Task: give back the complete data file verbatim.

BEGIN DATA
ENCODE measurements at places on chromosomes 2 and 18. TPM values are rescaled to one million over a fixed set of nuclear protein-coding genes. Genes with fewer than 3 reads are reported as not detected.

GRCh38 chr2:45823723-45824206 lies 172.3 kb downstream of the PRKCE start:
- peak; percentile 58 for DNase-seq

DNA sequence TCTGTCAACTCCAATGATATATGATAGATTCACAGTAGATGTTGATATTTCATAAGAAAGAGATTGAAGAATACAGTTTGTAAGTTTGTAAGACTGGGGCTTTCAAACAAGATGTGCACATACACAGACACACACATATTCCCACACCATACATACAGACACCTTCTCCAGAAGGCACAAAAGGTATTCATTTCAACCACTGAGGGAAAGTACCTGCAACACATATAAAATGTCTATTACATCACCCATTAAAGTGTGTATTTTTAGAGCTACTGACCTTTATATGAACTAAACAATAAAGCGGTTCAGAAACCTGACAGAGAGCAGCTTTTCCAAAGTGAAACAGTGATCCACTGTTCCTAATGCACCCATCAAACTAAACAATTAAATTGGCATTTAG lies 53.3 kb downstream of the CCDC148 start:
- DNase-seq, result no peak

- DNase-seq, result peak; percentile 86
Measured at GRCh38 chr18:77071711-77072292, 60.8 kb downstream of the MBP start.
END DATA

ENCODE measurements at places on chromosomes 2 and 18. TPM values are rescaled to one million over a fixed set of nuclear protein-coding genes. Genes with fewer than 3 reads are reported as not detected.

GRCh38 chr2:45823723-45824206 lies 172.3 kb downstream of the PRKCE start:
- peak; percentile 58 for DNase-seq

DNA sequence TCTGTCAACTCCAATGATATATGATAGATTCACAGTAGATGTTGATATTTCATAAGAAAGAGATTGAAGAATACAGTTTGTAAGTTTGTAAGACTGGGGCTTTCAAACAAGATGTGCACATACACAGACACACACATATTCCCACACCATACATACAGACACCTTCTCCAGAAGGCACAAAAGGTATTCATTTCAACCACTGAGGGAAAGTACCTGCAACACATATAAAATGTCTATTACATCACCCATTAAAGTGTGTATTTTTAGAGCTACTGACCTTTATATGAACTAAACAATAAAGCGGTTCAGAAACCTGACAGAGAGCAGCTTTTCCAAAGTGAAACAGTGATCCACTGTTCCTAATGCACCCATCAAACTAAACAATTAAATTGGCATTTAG lies 53.3 kb downstream of the CCDC148 start:
- DNase-seq, result no peak

- DNase-seq, result peak; percentile 86
Measured at GRCh38 chr18:77071711-77072292, 60.8 kb downstream of the MBP start.